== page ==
Local Oscillator leakage
- Direct conversion receiver emits fraction of its LO power from its antenna.
- Isolation is a measure of the leakage, or feedthrough, from one port to another.
The figure below shows the leakage from different ports of mixer. The mixer has three ports and leakage from different ports are shown using the below figure. So Vin x VLO = Vout, the problem here is leakage. Assume that we have a signal wLO and wRF as shown in the figure, signal with frequency of wLO can leak from port 2 to port 1. There can be reverse leakage as well from port 1 to port 2. Other leakages can be from Vin to Vout, Vout to VLO and vice versa. So in total there can be six kinds of LO leakage.
If there is leakage in the receiver LO (port 2) equal to wLO. There are two paths the signal uses to reach to the input of receiver, first path is substrate. The signal with frequency of wLO and voltage of VLO will path through substrate to reach the input of our receiver. This acts like a transmitter propagating signals in the opposite direction that is towards the input, hence the antenna of our receiver will emit this signal that will act like interferer / noise to other channels. So basically our receiver is producing noise for other applications.
The reverse isolation of LNA is S12. If S12 is not strong the signal will pass from output to input of LNA as there is no proper isolation. Therefore, wLO will leak and reach the input end then get emitted and act as an interferer. Isolation is a measure of the leakage or feedthrough from one port to another. If there is better isolation in mixer or in LNA then there will be low leakage. Therefore the goal is to design this of receivers that have components with less leakage or feedthrough effects.
- LNA leakage from output to input (S12 shows reverse isolation)
So LNA leakage from output to input is causing the problem. The first path is where the local oscillator signal uses substrate to reach the input of the receiver and will be transmitted by the antenna. Also there is another path from port 2 to port 1 it can use the capacitances. So this signal will find its way to come to the output of the LNA after that as the LNA has leakage because of poor S12, it will pass through the LNA and come to the input of where it will be emitted from the antenna.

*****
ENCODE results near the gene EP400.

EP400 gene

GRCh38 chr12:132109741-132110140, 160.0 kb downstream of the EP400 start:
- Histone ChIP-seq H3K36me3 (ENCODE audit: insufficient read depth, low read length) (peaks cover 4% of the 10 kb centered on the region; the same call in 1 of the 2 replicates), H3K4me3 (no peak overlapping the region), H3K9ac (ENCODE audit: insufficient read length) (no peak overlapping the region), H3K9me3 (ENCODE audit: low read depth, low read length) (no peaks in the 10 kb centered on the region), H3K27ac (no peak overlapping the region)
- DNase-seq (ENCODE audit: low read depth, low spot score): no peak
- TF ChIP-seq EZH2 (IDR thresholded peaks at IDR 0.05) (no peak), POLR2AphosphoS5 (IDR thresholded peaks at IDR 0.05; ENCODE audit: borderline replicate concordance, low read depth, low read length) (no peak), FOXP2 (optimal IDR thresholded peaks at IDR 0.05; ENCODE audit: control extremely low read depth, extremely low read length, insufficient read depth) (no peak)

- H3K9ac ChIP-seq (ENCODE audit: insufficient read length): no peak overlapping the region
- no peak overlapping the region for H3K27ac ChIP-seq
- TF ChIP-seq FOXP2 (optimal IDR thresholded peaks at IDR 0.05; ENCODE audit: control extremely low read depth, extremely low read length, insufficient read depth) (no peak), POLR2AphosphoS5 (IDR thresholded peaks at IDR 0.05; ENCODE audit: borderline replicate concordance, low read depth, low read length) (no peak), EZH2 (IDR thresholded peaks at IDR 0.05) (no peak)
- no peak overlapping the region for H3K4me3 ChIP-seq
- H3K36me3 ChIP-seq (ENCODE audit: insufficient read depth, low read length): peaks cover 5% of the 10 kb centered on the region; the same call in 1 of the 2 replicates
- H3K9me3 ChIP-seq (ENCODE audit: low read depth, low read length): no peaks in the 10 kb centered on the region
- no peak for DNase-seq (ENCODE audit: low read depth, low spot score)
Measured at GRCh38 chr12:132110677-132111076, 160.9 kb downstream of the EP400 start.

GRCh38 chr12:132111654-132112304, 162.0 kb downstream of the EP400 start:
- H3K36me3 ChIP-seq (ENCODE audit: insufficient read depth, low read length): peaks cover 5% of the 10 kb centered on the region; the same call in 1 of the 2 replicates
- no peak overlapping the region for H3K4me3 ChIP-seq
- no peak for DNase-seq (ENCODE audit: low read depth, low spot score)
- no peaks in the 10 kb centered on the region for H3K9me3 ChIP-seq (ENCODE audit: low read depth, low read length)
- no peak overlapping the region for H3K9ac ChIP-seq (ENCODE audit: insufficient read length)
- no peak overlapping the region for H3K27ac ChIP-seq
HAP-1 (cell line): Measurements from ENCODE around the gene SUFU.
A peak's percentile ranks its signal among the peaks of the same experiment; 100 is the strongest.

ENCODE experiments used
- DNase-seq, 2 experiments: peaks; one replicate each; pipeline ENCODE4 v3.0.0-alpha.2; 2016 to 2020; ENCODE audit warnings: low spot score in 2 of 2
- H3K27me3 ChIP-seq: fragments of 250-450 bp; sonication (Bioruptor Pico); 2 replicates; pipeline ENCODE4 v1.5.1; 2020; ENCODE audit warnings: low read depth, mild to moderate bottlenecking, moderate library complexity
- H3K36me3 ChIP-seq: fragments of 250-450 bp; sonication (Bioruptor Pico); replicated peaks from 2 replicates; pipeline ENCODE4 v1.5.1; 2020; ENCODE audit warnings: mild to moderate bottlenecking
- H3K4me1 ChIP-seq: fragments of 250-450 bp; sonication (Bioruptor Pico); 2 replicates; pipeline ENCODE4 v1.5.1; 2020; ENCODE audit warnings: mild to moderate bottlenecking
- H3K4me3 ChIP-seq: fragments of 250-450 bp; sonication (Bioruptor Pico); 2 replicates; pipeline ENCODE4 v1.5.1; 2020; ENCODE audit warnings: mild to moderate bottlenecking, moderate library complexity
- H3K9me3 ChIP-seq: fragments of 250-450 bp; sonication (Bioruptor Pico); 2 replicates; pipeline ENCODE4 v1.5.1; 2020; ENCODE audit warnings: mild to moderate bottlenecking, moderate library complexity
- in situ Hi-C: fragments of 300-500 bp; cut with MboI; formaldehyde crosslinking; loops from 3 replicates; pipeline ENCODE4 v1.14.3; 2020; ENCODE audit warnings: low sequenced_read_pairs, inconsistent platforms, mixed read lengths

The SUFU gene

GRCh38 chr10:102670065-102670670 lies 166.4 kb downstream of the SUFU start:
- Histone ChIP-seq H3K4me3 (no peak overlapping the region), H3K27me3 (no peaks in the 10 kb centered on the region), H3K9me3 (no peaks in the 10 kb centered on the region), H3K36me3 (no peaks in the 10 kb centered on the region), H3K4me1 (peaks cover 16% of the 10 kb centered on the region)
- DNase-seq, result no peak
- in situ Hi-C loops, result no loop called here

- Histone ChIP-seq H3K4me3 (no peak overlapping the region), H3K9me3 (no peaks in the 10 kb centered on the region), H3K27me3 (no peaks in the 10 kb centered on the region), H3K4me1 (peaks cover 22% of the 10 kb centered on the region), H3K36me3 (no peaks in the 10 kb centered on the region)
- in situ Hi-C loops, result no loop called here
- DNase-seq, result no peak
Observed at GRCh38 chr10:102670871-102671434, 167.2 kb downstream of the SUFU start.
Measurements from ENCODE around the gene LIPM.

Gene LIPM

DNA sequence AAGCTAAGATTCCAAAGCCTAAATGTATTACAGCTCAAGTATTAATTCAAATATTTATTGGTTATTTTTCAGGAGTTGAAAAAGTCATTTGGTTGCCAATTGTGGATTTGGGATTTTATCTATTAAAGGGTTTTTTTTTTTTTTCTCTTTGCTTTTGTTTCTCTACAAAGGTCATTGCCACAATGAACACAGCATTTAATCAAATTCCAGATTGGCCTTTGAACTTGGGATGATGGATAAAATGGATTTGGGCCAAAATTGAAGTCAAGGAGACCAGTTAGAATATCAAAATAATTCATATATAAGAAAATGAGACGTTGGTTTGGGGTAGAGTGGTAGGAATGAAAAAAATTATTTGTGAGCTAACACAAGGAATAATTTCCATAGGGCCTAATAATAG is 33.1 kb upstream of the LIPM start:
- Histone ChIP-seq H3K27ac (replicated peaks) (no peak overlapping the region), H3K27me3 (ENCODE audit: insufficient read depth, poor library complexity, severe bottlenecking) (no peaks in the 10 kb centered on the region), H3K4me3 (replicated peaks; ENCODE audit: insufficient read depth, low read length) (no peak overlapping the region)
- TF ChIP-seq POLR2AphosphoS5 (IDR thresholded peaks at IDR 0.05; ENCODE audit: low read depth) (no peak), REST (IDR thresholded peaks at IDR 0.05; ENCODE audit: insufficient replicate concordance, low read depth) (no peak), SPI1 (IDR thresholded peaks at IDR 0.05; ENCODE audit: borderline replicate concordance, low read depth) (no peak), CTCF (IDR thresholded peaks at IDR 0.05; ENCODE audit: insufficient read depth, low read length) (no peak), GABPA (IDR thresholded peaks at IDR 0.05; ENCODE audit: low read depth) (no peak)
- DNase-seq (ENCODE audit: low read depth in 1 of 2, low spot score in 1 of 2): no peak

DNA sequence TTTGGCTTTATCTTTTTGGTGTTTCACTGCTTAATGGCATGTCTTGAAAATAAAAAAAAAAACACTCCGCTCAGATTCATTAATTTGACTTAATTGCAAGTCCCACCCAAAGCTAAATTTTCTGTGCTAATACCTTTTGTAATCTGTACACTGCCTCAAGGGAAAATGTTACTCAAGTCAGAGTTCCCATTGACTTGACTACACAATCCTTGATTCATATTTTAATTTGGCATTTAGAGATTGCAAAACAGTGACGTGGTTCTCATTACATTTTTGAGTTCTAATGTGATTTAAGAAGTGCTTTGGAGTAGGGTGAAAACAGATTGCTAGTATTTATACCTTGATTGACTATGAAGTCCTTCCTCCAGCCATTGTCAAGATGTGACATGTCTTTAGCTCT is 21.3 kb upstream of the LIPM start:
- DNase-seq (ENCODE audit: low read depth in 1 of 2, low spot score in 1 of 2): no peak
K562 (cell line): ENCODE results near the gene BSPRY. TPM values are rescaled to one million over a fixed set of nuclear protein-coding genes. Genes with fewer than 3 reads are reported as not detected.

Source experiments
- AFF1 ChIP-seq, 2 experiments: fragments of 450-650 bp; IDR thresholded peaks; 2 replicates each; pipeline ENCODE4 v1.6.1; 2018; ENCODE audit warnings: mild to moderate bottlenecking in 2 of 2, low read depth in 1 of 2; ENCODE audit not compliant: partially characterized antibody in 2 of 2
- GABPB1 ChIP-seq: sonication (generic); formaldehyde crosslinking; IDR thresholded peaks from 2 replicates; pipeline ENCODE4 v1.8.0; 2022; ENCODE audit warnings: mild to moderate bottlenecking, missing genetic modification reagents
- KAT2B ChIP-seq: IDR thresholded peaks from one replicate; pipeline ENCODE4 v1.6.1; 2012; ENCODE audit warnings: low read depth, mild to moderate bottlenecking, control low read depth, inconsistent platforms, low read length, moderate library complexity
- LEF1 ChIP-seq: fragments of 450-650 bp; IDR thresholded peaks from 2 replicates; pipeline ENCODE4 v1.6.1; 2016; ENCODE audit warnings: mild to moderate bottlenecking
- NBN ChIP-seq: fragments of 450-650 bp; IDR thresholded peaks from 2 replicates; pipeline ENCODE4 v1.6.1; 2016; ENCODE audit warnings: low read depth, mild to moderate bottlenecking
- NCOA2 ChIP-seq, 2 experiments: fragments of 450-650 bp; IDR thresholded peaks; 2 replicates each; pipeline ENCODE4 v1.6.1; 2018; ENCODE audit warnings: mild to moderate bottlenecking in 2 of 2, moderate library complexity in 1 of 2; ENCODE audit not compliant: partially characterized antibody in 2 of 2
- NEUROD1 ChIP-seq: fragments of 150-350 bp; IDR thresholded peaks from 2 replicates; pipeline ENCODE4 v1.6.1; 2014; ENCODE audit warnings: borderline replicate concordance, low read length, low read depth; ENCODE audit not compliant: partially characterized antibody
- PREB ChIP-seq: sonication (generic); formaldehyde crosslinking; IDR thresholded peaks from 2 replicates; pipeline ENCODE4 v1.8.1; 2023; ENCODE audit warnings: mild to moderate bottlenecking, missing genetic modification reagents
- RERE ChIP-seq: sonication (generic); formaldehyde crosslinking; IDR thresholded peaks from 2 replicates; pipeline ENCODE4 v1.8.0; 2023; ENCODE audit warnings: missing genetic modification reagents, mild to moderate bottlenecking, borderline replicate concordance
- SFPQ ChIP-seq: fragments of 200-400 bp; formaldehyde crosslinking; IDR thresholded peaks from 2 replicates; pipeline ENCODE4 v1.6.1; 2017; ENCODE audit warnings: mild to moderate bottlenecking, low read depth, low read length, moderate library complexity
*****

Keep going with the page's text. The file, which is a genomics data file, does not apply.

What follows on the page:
Why there is no LO leakage in Heterodyne Receiver?
Read about heterodyne receiver and its components. In heterodyne receiver the LO band is outside the RF band unlike the direct conversion receivers where the LO band is inside the RF band. As in direct conversion receivers we want to down convert directly to zero frequency.
How to minimize the LO leakage?
Local oscillator leakage can be minimized by using differential oscillator with symmetric layout. If we use a differential oscillator, we will not have two leakage, and these two signals will have different polarities, hence when they reach the input both gets cancelled out. This differential oscillator has to be completely symmetrical layout otherwise if either one of them is higher then it will emit via the antenna.
Learn more about this topic by taking the complete course ‘RF System Design of Receivers, Transmitters & Transceivers – RAHRF409’.
Watch the course videos for more detailed understanding. Also checkout other courses on RF system and IC design on https://rahsoft.com/courses/.
Rahsoft also provides a certificate on Radio Frequency. All the courses offer step by step approach.